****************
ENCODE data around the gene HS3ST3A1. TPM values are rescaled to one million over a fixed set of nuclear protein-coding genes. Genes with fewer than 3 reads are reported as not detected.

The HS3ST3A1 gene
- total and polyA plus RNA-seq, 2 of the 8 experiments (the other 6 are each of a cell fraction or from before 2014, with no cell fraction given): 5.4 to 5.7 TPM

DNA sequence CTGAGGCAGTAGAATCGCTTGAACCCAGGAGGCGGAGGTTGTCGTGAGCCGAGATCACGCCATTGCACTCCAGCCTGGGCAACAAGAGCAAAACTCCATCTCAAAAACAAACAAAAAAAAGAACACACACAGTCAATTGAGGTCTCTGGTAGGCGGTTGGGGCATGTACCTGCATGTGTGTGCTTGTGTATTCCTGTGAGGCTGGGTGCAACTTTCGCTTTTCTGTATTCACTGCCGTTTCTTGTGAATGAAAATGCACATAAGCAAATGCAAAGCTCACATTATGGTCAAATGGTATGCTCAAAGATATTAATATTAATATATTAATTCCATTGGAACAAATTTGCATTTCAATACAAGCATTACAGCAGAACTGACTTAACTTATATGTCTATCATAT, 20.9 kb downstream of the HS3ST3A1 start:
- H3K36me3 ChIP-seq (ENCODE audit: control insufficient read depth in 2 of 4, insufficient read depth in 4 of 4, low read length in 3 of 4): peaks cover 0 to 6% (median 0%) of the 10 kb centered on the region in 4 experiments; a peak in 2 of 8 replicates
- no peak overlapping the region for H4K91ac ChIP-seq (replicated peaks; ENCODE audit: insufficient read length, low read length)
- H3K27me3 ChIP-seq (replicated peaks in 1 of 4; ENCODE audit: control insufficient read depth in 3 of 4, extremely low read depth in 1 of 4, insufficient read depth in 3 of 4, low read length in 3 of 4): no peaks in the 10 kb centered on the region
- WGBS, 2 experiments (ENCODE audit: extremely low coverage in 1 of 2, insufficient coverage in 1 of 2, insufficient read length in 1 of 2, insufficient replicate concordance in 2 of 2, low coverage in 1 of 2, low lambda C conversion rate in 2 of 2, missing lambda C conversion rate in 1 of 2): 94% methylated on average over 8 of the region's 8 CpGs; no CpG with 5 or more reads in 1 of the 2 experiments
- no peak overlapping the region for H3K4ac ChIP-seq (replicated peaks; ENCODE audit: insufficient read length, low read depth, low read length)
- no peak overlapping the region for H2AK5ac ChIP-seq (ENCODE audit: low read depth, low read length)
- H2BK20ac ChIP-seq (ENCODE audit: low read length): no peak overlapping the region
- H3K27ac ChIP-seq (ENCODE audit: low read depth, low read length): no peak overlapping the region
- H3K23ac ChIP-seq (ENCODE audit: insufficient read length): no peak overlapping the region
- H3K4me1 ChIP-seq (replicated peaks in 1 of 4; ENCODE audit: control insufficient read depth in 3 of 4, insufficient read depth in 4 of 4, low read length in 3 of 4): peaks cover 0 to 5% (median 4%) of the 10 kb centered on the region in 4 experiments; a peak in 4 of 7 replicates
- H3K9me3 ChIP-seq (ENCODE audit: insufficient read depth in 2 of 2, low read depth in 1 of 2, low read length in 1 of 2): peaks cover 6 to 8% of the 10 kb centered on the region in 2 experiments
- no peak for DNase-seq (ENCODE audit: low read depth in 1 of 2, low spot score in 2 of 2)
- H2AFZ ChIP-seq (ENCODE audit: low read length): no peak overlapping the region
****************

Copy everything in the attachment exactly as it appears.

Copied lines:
ENCODE data around the gene HS3ST3A1. TPM values are rescaled to one million over a fixed set of nuclear protein-coding genes. Genes with fewer than 3 reads are reported as not detected.

The HS3ST3A1 gene
- total and polyA plus RNA-seq, 2 of the 8 experiments (the other 6 are each of a cell fraction or from before 2014, with no cell fraction given): 5.4 to 5.7 TPM

DNA sequence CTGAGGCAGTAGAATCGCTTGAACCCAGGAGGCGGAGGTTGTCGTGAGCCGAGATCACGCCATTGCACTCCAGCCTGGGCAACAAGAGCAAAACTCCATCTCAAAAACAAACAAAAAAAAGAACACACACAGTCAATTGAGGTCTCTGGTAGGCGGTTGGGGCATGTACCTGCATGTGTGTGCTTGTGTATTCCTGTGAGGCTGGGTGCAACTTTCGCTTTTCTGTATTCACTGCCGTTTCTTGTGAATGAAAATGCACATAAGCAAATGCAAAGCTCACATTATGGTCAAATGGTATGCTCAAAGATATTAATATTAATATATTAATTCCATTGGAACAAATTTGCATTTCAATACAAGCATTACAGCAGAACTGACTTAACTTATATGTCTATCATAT, 20.9 kb downstream of the HS3ST3A1 start:
- H3K36me3 ChIP-seq (ENCODE audit: control insufficient read depth in 2 of 4, insufficient read depth in 4 of 4, low read length in 3 of 4): peaks cover 0 to 6% (median 0%) of the 10 kb centered on the region in 4 experiments; a peak in 2 of 8 replicates
- no peak overlapping the region for H4K91ac ChIP-seq (replicated peaks; ENCODE audit: insufficient read length, low read length)
- H3K27me3 ChIP-seq (replicated peaks in 1 of 4; ENCODE audit: control insufficient read depth in 3 of 4, extremely low read depth in 1 of 4, insufficient read depth in 3 of 4, low read length in 3 of 4): no peaks in the 10 kb centered on the region
- WGBS, 2 experiments (ENCODE audit: extremely low coverage in 1 of 2, insufficient coverage in 1 of 2, insufficient read length in 1 of 2, insufficient replicate concordance in 2 of 2, low coverage in 1 of 2, low lambda C conversion rate in 2 of 2, missing lambda C conversion rate in 1 of 2): 94% methylated on average over 8 of the region's 8 CpGs; no CpG with 5 or more reads in 1 of the 2 experiments
- no peak overlapping the region for H3K4ac ChIP-seq (replicated peaks; ENCODE audit: insufficient read length, low read depth, low read length)
- no peak overlapping the region for H2AK5ac ChIP-seq (ENCODE audit: low read depth, low read length)
- H2BK20ac ChIP-seq (ENCODE audit: low read length): no peak overlapping the region
- H3K27ac ChIP-seq (ENCODE audit: low read depth, low read length): no peak overlapping the region
- H3K23ac ChIP-seq (ENCODE audit: insufficient read length): no peak overlapping the region
- H3K4me1 ChIP-seq (replicated peaks in 1 of 4; ENCODE audit: control insufficient read depth in 3 of 4, insufficient read depth in 4 of 4, low read length in 3 of 4): peaks cover 0 to 5% (median 4%) of the 10 kb centered on the region in 4 experiments; a peak in 4 of 7 replicates
- H3K9me3 ChIP-seq (ENCODE audit: insufficient read depth in 2 of 2, low read depth in 1 of 2, low read length in 1 of 2): peaks cover 6 to 8% of the 10 kb centered on the region in 2 experiments
- no peak for DNase-seq (ENCODE audit: low read depth in 1 of 2, low spot score in 2 of 2)
- H2AFZ ChIP-seq (ENCODE audit: low read length): no peak overlapping the region